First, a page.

Thispersondoesnotexist.com is face-generating AI at its creepiest

Thispersondoesnotexist.com is face-generating AI at its creepiest

The most impressive magic trick AI‘s learned in the modern era is the one where it conjures people out of thin air. And there’s no better machine learning-powered wizardry than Nvidia‘s.

Nvidia is a company most lauded for its impressive graphics cards. But in the world of machine learning, it’s one of the most ingenious companies using deep learning today. A couple of years back TNW reported on a new generative adversarial network (GAN) the company developed. At the time, it was an amazing example of how powerful deep learning had become.

This was cutting edge technology barely a year ago. Today, you can use it on your phone. Just point your web browser to “thispersondoesnotexist.com” and voila: the next time your grandmother asks when you’re going to settle down with someone nice, you can conjure up a picture to show them.

A GAN is a neural network that works by splitting an AI‘s workload into separate parts. One set of algorithms (a generator) tries to create something – in this case a human face – while another set (a judge) tries to determine if it’s a real image or a fake one. If the judge figures out it’s fake, we have two more weeks of AI winter.

That’s not true. Just making sure you were still with me. Actually, if the judge figures out the image is a fake the generator starts over. Once the judge is fooled, an AI developer checks out the results and determines if the algorithms need tweaking. Nvidia didn’t invent the GAN — the GANfather, Google’s Ian Goodfellow, did that. But the company sure seems to be perfecting it.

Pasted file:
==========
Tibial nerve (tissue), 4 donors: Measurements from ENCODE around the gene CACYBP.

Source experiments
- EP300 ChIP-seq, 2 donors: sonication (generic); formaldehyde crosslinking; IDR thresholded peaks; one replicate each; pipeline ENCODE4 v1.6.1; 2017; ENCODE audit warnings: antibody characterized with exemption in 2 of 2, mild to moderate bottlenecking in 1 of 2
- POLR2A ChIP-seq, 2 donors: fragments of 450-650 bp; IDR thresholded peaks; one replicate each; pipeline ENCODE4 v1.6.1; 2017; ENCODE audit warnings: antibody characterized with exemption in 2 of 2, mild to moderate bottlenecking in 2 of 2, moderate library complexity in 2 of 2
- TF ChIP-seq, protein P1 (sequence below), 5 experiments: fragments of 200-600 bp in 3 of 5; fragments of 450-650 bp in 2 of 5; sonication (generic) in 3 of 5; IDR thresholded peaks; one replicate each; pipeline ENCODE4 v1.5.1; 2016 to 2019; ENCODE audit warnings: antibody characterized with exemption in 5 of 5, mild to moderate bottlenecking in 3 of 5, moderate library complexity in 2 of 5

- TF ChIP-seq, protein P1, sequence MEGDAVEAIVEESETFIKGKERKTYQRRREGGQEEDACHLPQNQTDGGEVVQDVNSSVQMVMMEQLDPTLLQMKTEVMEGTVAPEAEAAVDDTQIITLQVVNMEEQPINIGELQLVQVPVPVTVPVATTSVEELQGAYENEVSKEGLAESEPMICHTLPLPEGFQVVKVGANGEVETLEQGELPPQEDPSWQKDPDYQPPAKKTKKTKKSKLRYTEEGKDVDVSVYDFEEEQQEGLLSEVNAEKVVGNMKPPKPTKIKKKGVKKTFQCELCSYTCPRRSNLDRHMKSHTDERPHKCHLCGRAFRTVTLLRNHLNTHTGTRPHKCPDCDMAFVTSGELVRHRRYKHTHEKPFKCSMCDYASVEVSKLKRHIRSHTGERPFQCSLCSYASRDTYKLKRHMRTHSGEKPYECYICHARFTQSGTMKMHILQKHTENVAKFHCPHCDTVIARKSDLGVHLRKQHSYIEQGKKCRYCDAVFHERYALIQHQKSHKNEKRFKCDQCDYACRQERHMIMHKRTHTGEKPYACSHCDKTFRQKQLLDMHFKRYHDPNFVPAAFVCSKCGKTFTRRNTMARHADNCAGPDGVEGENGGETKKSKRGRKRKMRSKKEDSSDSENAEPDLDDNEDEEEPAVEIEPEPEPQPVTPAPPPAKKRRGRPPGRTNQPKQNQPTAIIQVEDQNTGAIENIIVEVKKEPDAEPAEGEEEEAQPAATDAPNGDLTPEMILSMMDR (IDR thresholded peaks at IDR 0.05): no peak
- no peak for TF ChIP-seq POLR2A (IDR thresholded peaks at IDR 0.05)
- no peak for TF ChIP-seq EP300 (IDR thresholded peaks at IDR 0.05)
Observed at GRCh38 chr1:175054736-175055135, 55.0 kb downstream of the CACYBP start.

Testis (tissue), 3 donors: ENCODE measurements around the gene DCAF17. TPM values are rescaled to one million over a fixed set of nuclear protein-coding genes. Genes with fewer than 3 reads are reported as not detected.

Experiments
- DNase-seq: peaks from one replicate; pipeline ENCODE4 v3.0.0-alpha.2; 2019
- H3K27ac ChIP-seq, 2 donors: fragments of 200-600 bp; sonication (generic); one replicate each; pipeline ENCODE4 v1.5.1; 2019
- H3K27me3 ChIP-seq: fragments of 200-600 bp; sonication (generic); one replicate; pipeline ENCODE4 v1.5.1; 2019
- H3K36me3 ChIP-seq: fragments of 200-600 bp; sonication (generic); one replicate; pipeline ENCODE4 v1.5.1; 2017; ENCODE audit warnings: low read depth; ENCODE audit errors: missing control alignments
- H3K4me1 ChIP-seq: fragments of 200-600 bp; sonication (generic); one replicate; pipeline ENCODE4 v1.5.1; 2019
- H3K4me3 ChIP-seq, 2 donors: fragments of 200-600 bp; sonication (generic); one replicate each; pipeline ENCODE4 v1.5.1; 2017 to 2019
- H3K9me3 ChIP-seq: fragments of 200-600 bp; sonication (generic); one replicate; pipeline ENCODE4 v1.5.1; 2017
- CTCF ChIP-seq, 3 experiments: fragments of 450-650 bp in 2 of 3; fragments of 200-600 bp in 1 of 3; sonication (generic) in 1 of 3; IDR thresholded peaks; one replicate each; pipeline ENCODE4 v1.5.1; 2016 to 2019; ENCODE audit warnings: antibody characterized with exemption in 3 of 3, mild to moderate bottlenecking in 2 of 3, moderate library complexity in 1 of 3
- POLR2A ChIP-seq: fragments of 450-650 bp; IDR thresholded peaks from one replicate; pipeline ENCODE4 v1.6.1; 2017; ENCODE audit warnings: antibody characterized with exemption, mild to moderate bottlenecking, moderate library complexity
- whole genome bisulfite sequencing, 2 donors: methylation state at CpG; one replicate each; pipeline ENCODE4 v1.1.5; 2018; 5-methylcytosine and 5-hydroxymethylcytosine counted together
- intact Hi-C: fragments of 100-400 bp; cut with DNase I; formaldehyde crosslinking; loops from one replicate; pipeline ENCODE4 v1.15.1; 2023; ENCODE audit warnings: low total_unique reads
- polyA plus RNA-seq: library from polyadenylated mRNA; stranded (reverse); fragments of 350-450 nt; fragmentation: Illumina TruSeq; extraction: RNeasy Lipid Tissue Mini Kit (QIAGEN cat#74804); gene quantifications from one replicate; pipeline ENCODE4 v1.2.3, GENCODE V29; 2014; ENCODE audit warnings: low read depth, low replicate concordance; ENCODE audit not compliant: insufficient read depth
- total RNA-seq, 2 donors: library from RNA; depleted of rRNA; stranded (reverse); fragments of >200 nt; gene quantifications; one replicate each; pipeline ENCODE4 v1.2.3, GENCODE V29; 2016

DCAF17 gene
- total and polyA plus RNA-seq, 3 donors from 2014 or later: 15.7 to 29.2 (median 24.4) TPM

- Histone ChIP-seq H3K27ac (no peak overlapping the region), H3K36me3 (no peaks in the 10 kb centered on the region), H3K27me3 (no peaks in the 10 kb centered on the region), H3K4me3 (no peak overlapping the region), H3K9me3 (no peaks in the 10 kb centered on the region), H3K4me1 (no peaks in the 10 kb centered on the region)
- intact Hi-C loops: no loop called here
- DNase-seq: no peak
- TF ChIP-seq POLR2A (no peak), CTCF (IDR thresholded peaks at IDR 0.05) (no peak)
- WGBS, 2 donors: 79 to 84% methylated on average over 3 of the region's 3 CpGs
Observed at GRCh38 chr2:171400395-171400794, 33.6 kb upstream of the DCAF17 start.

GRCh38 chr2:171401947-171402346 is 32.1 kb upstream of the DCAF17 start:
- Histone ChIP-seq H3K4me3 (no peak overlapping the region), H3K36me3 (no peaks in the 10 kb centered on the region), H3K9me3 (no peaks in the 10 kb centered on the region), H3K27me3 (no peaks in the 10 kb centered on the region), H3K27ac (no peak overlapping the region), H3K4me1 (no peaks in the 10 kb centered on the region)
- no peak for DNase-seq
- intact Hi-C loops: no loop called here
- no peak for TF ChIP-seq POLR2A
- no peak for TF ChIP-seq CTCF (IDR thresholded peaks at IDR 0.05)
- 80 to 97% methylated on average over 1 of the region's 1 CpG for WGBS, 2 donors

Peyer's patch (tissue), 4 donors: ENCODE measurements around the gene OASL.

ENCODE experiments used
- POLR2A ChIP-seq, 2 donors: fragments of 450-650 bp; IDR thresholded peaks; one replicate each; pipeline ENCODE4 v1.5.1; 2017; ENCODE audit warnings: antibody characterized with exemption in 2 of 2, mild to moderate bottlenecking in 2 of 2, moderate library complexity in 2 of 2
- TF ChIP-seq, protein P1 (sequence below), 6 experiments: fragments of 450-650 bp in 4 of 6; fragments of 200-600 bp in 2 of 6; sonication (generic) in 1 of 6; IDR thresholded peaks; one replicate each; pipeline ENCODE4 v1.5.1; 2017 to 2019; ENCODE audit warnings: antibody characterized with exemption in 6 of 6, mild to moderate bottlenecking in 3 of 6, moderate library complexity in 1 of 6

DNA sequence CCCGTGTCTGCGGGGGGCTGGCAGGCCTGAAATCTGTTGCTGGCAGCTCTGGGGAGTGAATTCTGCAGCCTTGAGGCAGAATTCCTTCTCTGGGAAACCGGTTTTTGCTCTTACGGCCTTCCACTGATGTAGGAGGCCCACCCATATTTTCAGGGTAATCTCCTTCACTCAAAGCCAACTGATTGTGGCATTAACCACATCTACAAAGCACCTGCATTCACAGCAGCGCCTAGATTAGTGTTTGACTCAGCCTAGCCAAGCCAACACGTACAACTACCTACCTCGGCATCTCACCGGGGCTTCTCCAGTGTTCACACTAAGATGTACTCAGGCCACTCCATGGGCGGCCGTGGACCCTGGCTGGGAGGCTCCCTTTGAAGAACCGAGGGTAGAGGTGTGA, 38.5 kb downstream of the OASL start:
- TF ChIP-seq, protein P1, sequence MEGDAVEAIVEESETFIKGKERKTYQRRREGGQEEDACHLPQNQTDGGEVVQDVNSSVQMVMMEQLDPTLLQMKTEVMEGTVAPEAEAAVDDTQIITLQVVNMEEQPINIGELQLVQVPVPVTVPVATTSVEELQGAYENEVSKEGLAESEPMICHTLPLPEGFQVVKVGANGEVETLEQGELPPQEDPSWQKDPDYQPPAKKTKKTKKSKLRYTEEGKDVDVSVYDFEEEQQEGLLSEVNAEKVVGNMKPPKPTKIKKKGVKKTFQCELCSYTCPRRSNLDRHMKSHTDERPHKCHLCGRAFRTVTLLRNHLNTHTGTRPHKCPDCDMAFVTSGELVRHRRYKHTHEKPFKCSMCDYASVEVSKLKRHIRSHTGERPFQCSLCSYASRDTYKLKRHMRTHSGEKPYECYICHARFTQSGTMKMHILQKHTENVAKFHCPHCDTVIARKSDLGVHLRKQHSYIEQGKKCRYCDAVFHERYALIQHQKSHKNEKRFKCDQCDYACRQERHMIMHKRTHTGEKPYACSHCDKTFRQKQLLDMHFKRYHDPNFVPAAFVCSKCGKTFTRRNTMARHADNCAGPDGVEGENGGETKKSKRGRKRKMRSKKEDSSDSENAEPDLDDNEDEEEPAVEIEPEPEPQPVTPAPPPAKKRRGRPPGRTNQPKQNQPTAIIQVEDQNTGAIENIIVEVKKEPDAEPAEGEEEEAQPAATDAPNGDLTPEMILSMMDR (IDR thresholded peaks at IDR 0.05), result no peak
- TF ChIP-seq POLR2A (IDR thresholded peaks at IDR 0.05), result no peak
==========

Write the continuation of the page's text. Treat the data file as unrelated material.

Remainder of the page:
Nvidia’s recent effort – you can read the paper here – isn’t just the same old neural network with a fancy web interface. Its layers have been upgraded, tweaked, and given robot therapy to increase their self esteem (the last one’s another lie). According to the research team:

Motivated by style transfer literature, we re-design the generator architecture in a way that exposes novel ways to control the image synthesis process. Our generator starts from a learned constant input and adjusts the “style” of the image at each convolution layer based on the latent code, therefore directly controlling the strength of image features at different scales.

What that means is: you can press refresh all you want and it’s going to keep spitting out the eerily convincing faces of people who do not exist. Damn that’s creepy.

We’ll take a deep dive into the research to learn more about the future of fake people, once we’ve had a chance to hit refresh with our mouths agape a few thousand more times.

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